Sky Watch: The unicorn after dark
Among the stars of the night sky lie constellations that derive from real and imaginary people, animals and objects, but rarely can anyone trace the images they represent. Take, for example, the flying steed known as Pegasus. I defy anyone to look skyward and outline its stars in such a way that they can see a flying horse. And if you can, well, I'm afraid you'll need more help than I can give you.
Years ago, during my internship at the Strasenburgh Planetarium in Rochester, our director was fond of saying that the constellations look no more like their namesakes than the George Washington Bridge looks like the Father of our Country. And, of course, he was absolutely correct.
Another fine example of such a star grouping that's tough to outline is the constellation Monoceros, the unicorn. Monoceros is composed of rather faint and obscure stars, and we often overlook it because it happens to lie within some of the most brilliant celestial real estate. Search for it this week after dark (before the bright moon rises), just to the east of dazzling Orion and between the bright stars Sirius and Procyon.
It's always tough to know where these constellations originate; often their roots are lost in antiquity, but we think that Monoceros may have a bit more modern origin. Some believe that it might have been the sixteenth Century Dutch theologian, cartographer and astronomer Petrus Plancius who invented this constellation, though some think it was actually named "Unicornu" by German astronomer Jakob Bartsch who published Plancius' star maps in 1624.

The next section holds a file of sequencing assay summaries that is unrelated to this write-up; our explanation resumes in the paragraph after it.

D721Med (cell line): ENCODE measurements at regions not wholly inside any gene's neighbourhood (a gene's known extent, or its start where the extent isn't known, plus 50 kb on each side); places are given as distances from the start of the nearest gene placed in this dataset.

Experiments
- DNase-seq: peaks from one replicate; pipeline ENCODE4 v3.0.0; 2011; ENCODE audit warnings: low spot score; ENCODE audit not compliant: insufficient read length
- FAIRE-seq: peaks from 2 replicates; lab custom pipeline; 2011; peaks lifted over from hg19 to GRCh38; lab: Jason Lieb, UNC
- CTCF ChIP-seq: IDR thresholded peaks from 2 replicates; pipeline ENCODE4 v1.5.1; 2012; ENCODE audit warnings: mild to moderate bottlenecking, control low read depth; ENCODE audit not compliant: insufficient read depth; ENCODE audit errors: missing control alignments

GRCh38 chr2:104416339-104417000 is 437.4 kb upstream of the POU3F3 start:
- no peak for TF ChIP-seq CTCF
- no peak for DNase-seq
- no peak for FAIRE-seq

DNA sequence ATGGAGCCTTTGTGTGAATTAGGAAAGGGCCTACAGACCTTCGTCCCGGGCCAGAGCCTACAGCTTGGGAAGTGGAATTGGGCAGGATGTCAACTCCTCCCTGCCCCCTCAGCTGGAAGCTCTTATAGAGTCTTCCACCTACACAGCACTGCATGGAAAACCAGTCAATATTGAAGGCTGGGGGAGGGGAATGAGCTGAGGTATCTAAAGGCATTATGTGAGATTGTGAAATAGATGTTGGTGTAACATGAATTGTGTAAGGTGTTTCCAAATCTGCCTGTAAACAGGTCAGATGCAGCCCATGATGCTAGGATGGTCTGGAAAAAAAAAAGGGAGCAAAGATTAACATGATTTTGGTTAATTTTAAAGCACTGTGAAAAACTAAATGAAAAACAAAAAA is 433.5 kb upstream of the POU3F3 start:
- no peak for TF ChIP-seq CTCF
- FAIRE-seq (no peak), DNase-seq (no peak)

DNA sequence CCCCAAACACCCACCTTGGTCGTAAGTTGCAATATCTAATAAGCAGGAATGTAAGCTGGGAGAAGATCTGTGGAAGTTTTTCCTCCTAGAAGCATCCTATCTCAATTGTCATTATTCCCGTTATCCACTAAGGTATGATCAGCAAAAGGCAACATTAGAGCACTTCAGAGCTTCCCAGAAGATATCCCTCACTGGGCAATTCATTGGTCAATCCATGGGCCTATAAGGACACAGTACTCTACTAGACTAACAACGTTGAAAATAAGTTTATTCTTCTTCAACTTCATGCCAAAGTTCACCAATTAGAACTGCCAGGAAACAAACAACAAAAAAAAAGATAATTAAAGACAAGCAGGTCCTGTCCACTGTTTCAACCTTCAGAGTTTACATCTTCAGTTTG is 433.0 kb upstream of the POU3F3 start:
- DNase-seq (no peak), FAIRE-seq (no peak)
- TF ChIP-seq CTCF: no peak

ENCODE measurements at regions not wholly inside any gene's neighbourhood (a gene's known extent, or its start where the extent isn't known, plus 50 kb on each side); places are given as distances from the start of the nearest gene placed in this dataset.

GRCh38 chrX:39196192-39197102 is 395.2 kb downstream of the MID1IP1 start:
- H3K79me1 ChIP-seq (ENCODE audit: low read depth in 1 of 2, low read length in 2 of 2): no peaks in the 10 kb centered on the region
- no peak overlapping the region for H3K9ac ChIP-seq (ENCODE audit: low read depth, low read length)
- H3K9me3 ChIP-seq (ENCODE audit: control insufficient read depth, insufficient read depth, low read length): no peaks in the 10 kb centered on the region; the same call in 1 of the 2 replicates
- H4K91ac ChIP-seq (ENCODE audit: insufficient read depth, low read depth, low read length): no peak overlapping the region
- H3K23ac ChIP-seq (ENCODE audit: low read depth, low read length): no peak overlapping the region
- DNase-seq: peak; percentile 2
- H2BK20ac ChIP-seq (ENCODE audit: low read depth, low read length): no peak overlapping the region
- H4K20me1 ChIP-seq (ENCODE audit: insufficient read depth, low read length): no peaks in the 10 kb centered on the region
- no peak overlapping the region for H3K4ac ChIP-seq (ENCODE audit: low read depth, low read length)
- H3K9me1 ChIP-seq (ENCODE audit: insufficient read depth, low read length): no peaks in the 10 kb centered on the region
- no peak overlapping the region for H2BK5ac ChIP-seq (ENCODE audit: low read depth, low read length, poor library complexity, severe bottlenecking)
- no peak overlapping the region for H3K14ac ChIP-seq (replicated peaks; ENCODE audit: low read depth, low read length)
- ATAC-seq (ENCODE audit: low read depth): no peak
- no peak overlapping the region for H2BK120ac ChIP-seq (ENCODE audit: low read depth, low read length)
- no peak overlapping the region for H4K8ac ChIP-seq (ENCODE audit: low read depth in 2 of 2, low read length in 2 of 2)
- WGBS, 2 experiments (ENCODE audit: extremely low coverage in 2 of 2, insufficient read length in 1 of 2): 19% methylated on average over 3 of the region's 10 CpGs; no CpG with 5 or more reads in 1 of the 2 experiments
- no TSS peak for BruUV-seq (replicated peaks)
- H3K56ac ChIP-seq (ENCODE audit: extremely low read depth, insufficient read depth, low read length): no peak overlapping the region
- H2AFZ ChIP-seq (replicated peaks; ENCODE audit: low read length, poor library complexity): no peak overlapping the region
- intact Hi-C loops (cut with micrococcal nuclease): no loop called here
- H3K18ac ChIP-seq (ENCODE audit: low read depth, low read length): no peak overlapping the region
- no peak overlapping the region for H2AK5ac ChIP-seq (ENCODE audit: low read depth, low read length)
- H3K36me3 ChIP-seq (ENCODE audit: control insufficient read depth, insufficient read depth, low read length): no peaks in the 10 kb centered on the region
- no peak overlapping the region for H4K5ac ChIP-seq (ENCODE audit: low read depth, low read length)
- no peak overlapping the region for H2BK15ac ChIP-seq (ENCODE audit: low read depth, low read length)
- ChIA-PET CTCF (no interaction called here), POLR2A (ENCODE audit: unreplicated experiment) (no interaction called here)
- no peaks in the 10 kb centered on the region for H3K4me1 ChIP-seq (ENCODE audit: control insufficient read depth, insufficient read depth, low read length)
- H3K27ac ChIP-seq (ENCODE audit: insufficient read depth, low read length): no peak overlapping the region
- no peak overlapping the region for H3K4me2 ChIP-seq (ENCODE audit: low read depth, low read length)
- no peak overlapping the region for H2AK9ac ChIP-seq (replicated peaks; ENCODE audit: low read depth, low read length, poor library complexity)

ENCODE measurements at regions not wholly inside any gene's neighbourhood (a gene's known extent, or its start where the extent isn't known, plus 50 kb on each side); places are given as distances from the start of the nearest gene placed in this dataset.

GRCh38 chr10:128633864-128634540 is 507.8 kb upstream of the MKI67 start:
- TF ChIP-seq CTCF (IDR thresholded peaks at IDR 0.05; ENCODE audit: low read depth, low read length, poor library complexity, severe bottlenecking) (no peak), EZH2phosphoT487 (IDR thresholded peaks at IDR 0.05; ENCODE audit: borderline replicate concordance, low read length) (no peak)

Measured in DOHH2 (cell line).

If you are able to find the constellation in a dark, moonless sky -- which is pretty much the only way this is possible -- you should also be able to see the Milky Way flowing gently southward through it.
Once you find Monoceros, you'll discover it takes quite an imagination to fashion a unicorn out of this star grouping. But it's not so much the constellation that's interesting as what's lurking within. Though they're rather faint, a number of celestial wonders are visible if you have a small telescope.
Monoceros is home to a beautiful triple star system -- three stars which orbit a common center of gravity -- known as Beta Monocerotis. It was the famous astronomer William Herschel who discovered it in 1781, the same year he found the planet Uranus. Herschel found the three stars of Beta Mon to form a triangle that, from our distance of nearly 700 light years, appears not to change over time, and he described it as one of the best triple star systems he'd ever seen.
Also lying within the boundaries of Monoceros is the famous interstellar cloud named the Rosette Nebula that engulfs a star cluster known as NGC 2244. With a backyard telescope, one can sometimes make out some diffuse nebulosity here, but it takes a pretty hefty scope to distinguish its ringed shape.
Even if you don't own a large enough telescope to see these celestial wonders, I hope you'll at least get out to search for the unicorn. It may be the only one you ever see!